The Energy Policy Act and ITEDSA have simplified the process for developing wind projects on tribal lands. However, they do not eliminate regulatory duplication or confusion. As explained further in section III, ITEDSA still requires substantial federal involvement in energy project approvals. Further reducing regulatory barriers will help to increase the prevalence of renewable energy projects on tribal lands.

c.  Existing Wind Energy Projects
The Bureau of Land Management (BLM) has approved wind energy projects on public lands since 1982. As of March 2018, there were “over 35 BLM-approved wind energy projects on public lands with 3,284 MW of total installed capacity, enough to power one million homes.” In contrast, there are only 7 utility-scale wind projects on tribal lands, which are all located in California, South Dakota, Oklahoma, Alaska, and New York.

Wind energy projects can create a substantial increase in the standard of living for many tribal members. Small wind turbines allow for rural electrification, bringing power to remote parts of a reservation. Large wind farms produce a valuable commodity and produce high-quality jobs, such as electrical engineering and wind turbine mechanics. A notable wind project example is the Campo Band of the Kumeyaay Indians Wind Farm in San Diego County, California. The Campo Kumeyaay Nation was one of the first tribal nations to measure, collect, and voluntarily report data on greenhouse gas emissions. The wind farm was completed in 2005, and the Tribe is reinvesting the income into projects such as an overnight rest stop to stimulate the Tribe’s economy.

Another example is the 570 MW wind farm in South Dakota proposed by the Oceti Sakowin Power Authority (OSPA), a six-Tribe clean energy collective. In 2018, the Tribes entered into a majority-owned joint venture agreement with Apex Clean Energy to construct two wind farms. The goal is to generate 1 gigawatt (GW) of energy for joint use by the Tribes. The venture should be operational by 2021. Interestingly, none of the existing wind energy projects are located in the top fifteen tribal lands with greatest wind technical potential. Once operational, the wind farm in South Dakota will be the only wind farm operating on tribal lands with high technical potential.

II.  Barriers to Development

a.  Legal
Jurisdictional Questions.
 Questions about who has the authority to make energy resource decisions, and within what bounds, act as a barrier to wind development. The combination of tribal, state, and federal regulations often has a chilling effect on outside investment because it increases the complexity, cost, and risk of projects. States typically levy taxes on projects that occur on tribal lands, and taxation methods vary by state and county. For example, wind turbines leased by Tribes are assessed “one-time sales tax and property taxes by the state until they are wholly transferred to tribal ownership or other revenue sharing agreements are in place.” In the case of the aforementioned Campo Kumeyaay’s wind project, San Diego County received more revenue from taxing the Tribe’s lessee partner than the Tribe received from lease payments.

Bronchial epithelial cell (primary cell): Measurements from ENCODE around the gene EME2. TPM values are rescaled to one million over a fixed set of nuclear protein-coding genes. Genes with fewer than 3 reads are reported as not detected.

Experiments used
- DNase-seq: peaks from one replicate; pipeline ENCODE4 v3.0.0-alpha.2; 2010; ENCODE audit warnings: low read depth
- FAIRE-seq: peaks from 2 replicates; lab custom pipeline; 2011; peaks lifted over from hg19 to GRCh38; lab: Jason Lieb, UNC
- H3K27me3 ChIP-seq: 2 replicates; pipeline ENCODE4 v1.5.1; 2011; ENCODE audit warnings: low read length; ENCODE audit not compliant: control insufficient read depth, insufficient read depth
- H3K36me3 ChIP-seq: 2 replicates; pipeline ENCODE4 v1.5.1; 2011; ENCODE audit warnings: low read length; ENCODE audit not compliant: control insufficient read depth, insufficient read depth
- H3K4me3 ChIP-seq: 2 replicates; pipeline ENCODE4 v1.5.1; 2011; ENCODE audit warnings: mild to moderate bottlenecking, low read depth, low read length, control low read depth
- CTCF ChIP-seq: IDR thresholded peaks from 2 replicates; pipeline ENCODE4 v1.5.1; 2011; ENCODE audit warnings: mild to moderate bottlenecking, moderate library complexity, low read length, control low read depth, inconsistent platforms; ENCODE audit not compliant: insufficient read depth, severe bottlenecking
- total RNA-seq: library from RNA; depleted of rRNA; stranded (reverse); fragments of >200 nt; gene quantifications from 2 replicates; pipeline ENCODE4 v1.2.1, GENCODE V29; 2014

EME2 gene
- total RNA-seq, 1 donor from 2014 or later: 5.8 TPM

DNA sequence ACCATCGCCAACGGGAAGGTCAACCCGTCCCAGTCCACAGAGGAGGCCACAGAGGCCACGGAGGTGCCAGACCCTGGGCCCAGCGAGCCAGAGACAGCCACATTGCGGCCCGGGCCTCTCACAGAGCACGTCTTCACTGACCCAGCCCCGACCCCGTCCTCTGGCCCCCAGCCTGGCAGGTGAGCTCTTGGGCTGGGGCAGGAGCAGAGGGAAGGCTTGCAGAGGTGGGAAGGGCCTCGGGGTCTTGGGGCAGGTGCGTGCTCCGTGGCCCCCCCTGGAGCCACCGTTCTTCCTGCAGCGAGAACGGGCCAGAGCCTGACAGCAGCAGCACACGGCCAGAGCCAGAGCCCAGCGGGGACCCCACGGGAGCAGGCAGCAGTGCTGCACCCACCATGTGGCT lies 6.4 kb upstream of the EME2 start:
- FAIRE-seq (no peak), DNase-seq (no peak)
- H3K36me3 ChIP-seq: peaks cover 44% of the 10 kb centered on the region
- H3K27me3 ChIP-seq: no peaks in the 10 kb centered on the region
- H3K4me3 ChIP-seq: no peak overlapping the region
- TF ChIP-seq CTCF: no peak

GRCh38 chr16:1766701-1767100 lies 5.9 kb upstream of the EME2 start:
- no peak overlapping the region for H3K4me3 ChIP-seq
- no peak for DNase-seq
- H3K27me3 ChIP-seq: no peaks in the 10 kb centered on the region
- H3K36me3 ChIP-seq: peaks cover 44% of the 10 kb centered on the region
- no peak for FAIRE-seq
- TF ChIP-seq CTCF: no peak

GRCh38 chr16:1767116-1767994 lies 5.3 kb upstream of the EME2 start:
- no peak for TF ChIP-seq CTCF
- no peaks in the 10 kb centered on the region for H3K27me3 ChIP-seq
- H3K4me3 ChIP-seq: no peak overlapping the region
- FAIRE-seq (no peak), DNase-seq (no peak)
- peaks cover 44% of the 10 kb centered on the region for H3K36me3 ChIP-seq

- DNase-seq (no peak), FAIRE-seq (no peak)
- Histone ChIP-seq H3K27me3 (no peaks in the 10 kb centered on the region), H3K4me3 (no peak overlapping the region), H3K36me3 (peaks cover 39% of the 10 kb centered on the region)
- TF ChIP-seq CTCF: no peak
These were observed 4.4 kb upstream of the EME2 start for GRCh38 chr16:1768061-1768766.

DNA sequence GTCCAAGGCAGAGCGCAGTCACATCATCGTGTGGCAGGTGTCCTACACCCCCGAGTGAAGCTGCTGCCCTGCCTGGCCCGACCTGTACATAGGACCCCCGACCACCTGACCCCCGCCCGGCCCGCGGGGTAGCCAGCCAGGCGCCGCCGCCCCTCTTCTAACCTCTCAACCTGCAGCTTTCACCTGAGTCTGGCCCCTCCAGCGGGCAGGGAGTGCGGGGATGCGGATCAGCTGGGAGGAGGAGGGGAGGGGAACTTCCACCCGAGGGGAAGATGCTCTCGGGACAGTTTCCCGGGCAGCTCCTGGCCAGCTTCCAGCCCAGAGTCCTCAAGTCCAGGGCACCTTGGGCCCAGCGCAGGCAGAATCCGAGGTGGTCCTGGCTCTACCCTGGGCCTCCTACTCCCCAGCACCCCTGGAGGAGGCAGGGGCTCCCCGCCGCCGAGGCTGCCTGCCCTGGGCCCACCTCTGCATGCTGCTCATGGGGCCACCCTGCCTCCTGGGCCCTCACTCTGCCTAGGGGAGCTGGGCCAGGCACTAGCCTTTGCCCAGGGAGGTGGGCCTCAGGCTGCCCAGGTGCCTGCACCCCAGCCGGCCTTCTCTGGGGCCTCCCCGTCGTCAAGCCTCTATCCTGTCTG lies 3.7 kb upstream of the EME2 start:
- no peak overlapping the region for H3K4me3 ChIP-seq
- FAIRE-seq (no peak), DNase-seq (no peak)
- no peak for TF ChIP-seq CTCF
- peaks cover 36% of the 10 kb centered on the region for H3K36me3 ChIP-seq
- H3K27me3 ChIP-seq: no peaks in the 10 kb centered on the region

Tribes also have unique tribal constitutions and regulations that increase project complexity. For example, most Tribes impose Tribal Employment Rights Ordinances (TERO) that require all employers operating businesses on reservations to give preference to qualified Native Americans in all aspects of employment, contracting, and other business activities.

Federal guidelines and permitting processes include Federal Energy Regulatory Commission (FERC) compliance, National Environmental Policy Act (NEPA) compliance, and federal consultation requirements for leasing tribal lands. Although FERC and NEPA compliance slows everyone down, the additional layer of federal oversight required for tribal projects can cause significant project delays, further deterring outside investment. For example, the Oglala Sioux tribal leaders of the Rosebud Sioux Reservation were eager to build wind turbines on their land back in 2002. However, the Bureau of Indian Affairs (BIA) delayed approving the developers’ lease for over 18 months causing the Tribe’s Power Purchase Agreements with two local utilities to expire. Now, more than 16 years later, the Tribe is finally making headway toward a wind farm after joining OSPA and advocating for the aforementioned South Dakota wind farm project.

Costly federal delays are not unique to wind projects. In 2015, the U.S. Government Accountability Office determined that BIA shortcomings in relation to all tribal energy projects “can increase costs and project development times, resulting in missed development opportunities, lost revenue, and jeopardized viability of projects.” One Tribe estimated a $95 million loss in revenues it could have earned from tribal permitting fees, severance taxes, and royalties derived from a foregone oil and gas project.

Large-scale wind projects may also trigger traditional state and federal regulations when they spill over onto non-tribal lands or involve federally regulated development activities. For example, in December 2018, the Supreme Court was asked to take up a dispute arising from the development of a wind energy project in Osage County, Oklahoma. The court was asked to consider whether Osage Wind engaged in mining (for which it would need a mineral lease) when it removed soil, sand, and rock to build cement foundations for wind turbines. The U.S. Court of Appeals for the 10th Circuit held in the affirmative, prompting Osage Wind to seek Supreme Court review. Although, the Supreme Court ultimately denied the petition for certiorari, the Osage Wind dispute is a good example of why outside entities are apprehensive about making large investments on tribal lands.